In a recent study published in Science Signaling, titled “Phosphorylation of FADD by the kinase CK1α promotes KRASG12D-induced lung cancer”, a team of researchers from the University of Michigan Comprehensive Cancer Center, investigated the different players within the KRAS signaling pathway to understand potential targets for lung cancer therapies.
Even though there have been several studies aimed at targeting the KRAS gene for the treatment of lung cancer, so far the development of an effective therapy has been unsuccessful.
In their study, the team identified a protein, named FADD, that can uptake a phosphate for a specific amino acid when KRAS is active, a procedure called phosphorylation. Researchers used two engineered mouse models of lung cancer: one that overexpressed KRAS but did not express FADD in their cells and another that did not express KRAS but had normal levels of FADD in its genome.
The results showed that mice deficient for the FADD gene (deleted) did not develop lung tumors, even though they carried an active form of the KRAS gene.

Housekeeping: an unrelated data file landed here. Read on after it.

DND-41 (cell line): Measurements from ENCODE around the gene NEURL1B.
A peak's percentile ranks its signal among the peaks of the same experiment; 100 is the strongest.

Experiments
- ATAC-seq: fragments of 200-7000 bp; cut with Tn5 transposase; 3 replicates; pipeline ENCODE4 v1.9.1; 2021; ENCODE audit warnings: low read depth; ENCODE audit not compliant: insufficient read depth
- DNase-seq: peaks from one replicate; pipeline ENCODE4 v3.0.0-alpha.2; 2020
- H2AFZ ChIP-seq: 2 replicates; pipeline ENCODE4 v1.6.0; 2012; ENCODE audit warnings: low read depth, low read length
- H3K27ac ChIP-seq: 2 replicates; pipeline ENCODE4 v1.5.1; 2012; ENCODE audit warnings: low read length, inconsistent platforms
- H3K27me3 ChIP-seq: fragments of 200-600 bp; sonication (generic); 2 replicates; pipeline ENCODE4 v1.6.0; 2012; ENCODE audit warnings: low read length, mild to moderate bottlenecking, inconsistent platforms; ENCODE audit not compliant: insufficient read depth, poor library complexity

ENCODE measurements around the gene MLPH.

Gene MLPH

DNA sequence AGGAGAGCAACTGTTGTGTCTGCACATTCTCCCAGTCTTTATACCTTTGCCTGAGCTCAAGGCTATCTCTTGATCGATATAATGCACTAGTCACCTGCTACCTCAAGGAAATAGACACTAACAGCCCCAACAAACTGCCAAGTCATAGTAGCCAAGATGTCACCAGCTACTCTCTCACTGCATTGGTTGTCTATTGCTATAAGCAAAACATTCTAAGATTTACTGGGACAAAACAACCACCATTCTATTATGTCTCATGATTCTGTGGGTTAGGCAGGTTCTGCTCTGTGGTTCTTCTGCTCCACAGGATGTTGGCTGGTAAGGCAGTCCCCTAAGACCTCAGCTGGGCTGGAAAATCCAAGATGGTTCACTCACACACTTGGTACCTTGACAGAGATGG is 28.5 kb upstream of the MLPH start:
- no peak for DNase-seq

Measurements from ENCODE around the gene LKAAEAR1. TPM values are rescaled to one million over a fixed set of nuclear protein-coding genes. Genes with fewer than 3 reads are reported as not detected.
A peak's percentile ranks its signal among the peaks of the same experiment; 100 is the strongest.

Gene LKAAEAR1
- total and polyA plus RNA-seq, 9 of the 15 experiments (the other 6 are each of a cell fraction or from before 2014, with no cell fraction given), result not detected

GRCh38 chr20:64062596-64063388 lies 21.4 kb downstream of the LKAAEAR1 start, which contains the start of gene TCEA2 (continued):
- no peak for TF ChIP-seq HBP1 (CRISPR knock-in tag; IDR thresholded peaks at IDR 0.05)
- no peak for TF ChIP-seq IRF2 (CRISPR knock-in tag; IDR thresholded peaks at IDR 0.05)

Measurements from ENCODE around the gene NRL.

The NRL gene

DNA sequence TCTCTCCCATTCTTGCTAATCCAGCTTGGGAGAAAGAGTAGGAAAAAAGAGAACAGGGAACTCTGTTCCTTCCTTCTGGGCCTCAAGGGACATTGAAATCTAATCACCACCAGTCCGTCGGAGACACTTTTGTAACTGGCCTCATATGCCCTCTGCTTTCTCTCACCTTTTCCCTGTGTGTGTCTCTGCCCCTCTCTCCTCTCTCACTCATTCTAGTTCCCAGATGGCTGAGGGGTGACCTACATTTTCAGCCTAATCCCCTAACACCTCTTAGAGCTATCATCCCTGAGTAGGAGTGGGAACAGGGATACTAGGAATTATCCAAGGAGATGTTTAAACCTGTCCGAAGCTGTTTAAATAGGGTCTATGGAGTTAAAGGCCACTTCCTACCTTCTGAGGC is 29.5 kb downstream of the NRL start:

It is known that FADD becomes phosphorylated through the action of CK1-alpha protein. As such, the research team used the KRAS mouse model and knocked-out CK1-alpha from the animal’s genome, leaving FADD untouched. Surprisingly, the results demonstrated that without CK1-alpha, FADD cannot become phosphorylated and looses its capacity to induce lung tumors in these mice, despite the presence of activated KRAS.
“We don’t have effective ways of targeting KRAS directly, so we have to go downstream to attack. This study shows that casein kinase 1-alpha is a bona fide target for treatment of KRAS-mutated lung cancer,” study author Alnawaz Rehemtulla, Ph.D., Ruth Tuttle Freeman Research Professor of radiation oncology and radiology and co-director of the Center for Molecular Imaging at the University of Michigan Medical School, said in a news release. “Figuring out how KRAS causes cells to divide is important and gives us potential avenues for blocking the downstream activity and inhibiting lung tumor growth,” Dr. Rehemtulla added.